Y2K Style Is Back And Here’s Why It’s The Best Thing Ever

Once again, we've been bitten by the millennium bug

Y2k stands for year 2000, a time when jean waistlines were low but morales were high. In the two decades that have passed since the millennium we’ve grown jaded, seen and experienced more things we had bargained for when we wrung in the iconic year 2000 (we’re looking at you, Miss Rona), the euphoria our adolescent selves felt all those years ago may have faded, but you know what hasn’t? Baguette bags. 

So, where did it all begin – again? While it’s hard to pinpoint an exact moment in time when Y2k became cool for a second time, with it slowly trickling down from the world’s biggest runways to the high street, there is one standout advent that reset us, culturally. I’m of course referring to the moment Kim Kardashian enlisted her party pal Paris Hilton to bring back velour tracksuits.

In possibly one of the most iconic marketing campaigns the world has seen, Kim and Paris stepped out in matching velvet tracksuits for a photoshoot promoting the new Skims loungewear collection. Looking like not a day had passed between now and those pap pics of Paris and Kim running amok in Beverly Hills in the early 00s, in that moment the world felt a shift, and not long after it was out with minimalism and in with maximalism, or something like that anyway.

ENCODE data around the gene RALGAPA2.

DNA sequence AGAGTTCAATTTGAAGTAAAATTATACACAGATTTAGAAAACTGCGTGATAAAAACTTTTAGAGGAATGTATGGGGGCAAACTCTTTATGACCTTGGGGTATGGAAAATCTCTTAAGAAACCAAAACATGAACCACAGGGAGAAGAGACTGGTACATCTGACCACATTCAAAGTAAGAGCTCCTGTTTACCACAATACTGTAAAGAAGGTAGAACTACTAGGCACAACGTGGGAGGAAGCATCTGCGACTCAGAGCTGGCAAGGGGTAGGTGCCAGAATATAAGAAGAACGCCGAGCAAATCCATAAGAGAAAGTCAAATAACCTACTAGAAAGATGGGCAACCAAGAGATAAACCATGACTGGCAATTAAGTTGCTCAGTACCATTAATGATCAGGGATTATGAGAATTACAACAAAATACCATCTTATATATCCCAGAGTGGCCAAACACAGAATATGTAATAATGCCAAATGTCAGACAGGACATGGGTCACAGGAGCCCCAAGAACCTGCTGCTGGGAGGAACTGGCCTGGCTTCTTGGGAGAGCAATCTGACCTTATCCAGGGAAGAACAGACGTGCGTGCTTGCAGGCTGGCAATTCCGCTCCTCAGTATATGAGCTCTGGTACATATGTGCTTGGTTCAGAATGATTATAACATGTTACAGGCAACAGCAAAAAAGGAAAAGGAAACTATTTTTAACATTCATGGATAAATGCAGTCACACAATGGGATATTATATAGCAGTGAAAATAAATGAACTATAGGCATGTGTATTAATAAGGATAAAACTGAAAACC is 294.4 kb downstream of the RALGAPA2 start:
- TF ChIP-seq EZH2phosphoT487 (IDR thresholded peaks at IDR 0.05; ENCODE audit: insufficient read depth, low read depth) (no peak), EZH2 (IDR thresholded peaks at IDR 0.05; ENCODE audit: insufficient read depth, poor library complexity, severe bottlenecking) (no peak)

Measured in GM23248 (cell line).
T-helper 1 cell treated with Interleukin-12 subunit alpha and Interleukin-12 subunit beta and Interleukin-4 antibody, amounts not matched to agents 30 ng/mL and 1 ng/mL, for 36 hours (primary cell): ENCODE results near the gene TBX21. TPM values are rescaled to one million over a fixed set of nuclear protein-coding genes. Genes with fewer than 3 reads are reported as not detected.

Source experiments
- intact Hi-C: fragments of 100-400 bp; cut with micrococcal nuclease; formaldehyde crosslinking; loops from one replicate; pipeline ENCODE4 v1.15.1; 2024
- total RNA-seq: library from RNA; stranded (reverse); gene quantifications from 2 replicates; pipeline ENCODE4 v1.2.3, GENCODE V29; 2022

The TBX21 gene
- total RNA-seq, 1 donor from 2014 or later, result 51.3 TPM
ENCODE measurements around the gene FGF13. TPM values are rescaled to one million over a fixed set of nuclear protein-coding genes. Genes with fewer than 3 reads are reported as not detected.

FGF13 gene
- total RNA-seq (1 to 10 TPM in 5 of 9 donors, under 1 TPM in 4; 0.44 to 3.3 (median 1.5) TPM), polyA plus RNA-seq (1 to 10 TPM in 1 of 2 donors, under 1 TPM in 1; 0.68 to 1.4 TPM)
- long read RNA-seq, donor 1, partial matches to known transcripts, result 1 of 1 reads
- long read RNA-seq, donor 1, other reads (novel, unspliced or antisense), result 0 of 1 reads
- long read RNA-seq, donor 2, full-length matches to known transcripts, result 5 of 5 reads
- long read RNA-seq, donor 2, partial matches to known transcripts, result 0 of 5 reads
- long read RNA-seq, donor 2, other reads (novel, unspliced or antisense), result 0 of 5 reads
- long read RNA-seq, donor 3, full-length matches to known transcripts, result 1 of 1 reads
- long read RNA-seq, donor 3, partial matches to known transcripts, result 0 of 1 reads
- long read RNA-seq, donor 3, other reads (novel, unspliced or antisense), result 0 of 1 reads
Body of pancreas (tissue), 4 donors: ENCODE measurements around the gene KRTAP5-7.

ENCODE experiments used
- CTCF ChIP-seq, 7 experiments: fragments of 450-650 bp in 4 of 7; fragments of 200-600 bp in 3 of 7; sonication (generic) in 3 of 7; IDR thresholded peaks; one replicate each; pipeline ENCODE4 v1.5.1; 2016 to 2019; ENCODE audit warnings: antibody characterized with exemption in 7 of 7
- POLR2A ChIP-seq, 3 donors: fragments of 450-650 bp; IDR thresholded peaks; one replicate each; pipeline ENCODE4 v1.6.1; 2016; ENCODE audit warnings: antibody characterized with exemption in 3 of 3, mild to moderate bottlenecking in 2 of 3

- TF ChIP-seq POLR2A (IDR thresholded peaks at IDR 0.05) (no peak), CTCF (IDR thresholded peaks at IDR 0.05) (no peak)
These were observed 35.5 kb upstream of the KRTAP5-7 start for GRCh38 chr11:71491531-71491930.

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Of course, it was destined to happen all along, fashion is cyclical, it comes in waves of every 20 years. So it was inevitable that baby tees and butterfly clips would make their way back around the trend merry-go-round, but still for many of us it comes as a *slight* shock. For some people, particularly those born in the 1990s, this is the first time we’ve seen an era come full circle. Sure, checked shirts and denim cut-offs had a moment in recent years, but we weren’t actually wearing those in the 90s, we were infants, children, with little autonomy over our daily lewks. But, once the year y2k rolled around we were old enough (and sassy enough) to demand control over our own wardrobes, which meant Mary-Kate and Ashley sunglasses and bubble braids were a go.